Now this is an actual loophole: Auckland City may fall apart

A real loophole, one which may be able to be used to attempt to rein in out of control council.

Less than six years into the life of the country’s biggest local body, Aucklanders are being asked for new ideas on the way the city is governed.

The Local Government Commission has been required by legislation to make the move, deciding debate on a breakaway move by Auckland’s rural north needs to be widened because it would affect the entire region.

Aucklanders will be given just 40 days starting from the middle of this week to propose alternatives to the current structure of Auckland Council, which was established in late 2010 and faces elections in six months.

The decision to throw open the debate spun out of a move by the city’s northernmost rural community to attempt to break away and form a North Rodney Council.

The commission decided that would affect all of Auckland, and the law required all Aucklanders to be consulted on how they thought the city should be run.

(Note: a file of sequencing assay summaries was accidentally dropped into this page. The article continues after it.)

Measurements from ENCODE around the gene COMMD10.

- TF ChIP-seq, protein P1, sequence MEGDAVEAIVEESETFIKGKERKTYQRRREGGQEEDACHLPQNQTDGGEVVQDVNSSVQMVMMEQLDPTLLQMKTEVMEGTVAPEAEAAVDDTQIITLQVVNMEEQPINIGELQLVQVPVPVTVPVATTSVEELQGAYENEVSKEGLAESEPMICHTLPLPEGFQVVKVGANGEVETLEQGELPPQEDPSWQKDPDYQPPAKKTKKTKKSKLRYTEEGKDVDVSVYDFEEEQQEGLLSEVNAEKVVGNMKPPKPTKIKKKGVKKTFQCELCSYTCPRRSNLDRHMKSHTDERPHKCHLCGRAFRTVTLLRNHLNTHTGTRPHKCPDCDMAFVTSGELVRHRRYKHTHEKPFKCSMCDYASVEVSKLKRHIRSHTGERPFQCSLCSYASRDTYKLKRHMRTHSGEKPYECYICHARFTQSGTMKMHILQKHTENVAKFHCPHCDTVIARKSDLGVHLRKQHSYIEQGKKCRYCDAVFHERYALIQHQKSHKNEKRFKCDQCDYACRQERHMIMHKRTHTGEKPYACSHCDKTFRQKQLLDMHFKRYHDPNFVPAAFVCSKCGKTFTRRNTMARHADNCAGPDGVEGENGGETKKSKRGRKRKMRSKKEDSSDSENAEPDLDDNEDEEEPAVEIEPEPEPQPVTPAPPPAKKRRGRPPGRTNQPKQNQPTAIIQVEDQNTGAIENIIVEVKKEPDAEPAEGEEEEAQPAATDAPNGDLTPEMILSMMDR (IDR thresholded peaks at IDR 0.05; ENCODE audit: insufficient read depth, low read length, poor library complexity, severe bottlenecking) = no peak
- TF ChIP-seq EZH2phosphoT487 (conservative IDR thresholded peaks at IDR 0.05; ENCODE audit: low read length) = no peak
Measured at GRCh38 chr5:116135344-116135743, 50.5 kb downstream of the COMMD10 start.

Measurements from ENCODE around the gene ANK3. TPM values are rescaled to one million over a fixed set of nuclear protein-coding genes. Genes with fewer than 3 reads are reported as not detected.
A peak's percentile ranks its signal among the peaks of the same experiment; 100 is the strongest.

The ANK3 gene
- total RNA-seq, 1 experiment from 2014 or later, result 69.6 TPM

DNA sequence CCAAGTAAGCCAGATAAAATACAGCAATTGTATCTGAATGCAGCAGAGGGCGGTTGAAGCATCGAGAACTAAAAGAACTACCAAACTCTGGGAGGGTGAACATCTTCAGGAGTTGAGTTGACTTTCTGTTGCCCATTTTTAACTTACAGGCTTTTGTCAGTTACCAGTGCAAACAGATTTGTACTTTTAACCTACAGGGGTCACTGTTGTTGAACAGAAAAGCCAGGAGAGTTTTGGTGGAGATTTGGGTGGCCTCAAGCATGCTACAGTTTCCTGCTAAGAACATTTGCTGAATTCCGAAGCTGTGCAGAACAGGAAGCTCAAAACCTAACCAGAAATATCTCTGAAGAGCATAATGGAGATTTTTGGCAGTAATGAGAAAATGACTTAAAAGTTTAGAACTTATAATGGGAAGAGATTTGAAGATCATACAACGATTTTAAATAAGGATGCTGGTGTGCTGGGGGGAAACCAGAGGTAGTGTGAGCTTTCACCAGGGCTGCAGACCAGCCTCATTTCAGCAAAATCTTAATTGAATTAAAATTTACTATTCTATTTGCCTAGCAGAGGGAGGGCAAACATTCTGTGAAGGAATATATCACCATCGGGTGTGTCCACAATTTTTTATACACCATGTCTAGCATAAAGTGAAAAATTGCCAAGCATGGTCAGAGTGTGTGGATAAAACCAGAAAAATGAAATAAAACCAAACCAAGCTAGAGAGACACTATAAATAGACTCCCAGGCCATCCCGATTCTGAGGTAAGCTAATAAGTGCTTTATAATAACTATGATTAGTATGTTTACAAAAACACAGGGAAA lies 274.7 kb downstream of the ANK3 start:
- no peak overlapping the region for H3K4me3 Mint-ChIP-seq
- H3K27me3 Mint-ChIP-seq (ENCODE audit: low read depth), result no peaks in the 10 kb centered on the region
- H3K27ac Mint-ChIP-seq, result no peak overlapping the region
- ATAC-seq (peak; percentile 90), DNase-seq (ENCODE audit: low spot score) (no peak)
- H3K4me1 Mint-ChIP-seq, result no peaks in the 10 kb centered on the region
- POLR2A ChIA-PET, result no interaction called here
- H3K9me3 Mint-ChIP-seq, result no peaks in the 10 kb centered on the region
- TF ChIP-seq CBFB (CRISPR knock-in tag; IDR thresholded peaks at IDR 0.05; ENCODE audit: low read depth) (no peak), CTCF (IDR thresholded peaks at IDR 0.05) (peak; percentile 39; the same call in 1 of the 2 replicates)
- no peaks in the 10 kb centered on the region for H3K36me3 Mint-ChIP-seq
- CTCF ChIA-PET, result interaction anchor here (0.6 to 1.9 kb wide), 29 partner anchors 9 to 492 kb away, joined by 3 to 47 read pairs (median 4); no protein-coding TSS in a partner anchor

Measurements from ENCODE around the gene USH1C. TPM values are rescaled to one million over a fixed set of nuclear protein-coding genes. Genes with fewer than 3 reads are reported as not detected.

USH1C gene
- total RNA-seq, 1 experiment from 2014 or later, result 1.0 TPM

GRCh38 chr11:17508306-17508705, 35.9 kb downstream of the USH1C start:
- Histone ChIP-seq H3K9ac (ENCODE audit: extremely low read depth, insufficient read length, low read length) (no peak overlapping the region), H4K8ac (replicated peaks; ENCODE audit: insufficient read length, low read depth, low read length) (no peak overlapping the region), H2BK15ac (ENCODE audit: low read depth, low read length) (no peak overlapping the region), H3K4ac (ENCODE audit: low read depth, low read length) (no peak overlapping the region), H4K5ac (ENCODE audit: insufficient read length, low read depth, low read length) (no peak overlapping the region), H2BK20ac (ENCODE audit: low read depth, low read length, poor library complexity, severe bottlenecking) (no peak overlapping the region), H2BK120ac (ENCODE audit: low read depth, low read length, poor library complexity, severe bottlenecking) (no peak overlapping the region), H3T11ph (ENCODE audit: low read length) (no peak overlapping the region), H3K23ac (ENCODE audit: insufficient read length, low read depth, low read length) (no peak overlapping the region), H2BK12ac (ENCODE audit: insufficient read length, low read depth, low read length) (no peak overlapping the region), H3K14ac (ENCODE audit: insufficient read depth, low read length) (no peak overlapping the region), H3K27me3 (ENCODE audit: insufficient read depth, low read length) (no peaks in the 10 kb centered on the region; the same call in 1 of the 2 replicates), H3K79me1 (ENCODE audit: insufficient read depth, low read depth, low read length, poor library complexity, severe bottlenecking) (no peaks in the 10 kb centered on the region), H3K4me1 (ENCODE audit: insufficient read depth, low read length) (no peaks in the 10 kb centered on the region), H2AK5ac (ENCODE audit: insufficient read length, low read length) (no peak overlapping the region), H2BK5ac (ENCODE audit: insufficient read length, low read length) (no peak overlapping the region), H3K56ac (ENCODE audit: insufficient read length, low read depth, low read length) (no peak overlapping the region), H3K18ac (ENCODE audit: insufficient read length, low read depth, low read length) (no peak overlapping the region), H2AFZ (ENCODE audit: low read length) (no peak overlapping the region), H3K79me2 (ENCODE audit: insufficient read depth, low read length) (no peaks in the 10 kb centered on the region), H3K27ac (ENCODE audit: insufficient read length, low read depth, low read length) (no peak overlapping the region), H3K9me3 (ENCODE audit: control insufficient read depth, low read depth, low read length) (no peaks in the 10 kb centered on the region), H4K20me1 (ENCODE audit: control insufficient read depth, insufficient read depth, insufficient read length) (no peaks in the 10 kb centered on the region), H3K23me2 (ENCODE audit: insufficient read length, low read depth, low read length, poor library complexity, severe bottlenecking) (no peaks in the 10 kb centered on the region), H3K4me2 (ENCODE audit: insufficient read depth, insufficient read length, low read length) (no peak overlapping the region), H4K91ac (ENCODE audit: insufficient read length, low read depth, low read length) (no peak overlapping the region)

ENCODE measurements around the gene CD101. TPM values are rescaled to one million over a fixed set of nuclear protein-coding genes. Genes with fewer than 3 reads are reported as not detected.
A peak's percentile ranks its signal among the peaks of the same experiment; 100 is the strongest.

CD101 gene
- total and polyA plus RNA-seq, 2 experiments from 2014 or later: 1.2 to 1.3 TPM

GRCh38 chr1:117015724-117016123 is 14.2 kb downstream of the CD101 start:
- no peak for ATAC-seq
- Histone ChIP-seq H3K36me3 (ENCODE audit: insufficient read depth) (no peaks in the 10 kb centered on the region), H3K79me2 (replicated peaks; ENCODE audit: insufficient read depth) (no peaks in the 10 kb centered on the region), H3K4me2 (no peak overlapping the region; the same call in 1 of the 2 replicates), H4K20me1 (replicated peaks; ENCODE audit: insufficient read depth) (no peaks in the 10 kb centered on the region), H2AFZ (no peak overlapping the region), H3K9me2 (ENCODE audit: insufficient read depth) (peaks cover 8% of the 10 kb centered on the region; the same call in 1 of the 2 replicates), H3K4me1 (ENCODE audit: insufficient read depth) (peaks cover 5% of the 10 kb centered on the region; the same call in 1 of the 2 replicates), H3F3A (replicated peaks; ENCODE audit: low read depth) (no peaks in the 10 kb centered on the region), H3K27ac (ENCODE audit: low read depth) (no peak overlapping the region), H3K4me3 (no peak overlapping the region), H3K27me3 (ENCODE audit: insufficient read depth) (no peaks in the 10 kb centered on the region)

Read the full decision by the Local Government Commission (PDF, 100KB)

Mayor Len Brown said the debate was unhelpful and due to a gap in legislation. He hoped that either the commission or the government would reject it.

What is unhelpful is a lame duck mayor.

“It’s completely contrary to the super city legislation,” he said.

“If you’re going to set it up to fail by leaving a loophole, that any aggrieved community around Auckland can jump through and open up a Pandora’s box for a whole range of other applications, then what was the point of going through the change?”

The commission said there was demonstrable support in Auckland for local body reorganisation. That included a telephone poll of 237 residents, and what the commission called media reports suggesting some level of discontent.

A poll pf 237 residents? That is pathetic. The margin of error would be enormous.

I don’t think there will be any changes. Our best hope for change is to elect a mayor and a council who will practice fiscal prudence.

 

– Radio NZ


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As much at home writing editorials as being the subject of them, Cam has won awards, including the Canon Media Award for his work on the Len Brown/Bevan Chuang story. When he’s not creating the news, he tends to be in it, with protagonists using the courts, media and social media to deliver financial as well as death threats.

They say that news is something that someone, somewhere, wants kept quiet. Cam Slater doesn’t do quiet and, as a result, he is a polarising, controversial but highly effective journalist who takes no prisoners.

He is fearless in his pursuit of a story.

Love him or loathe him, you can’t ignore him.

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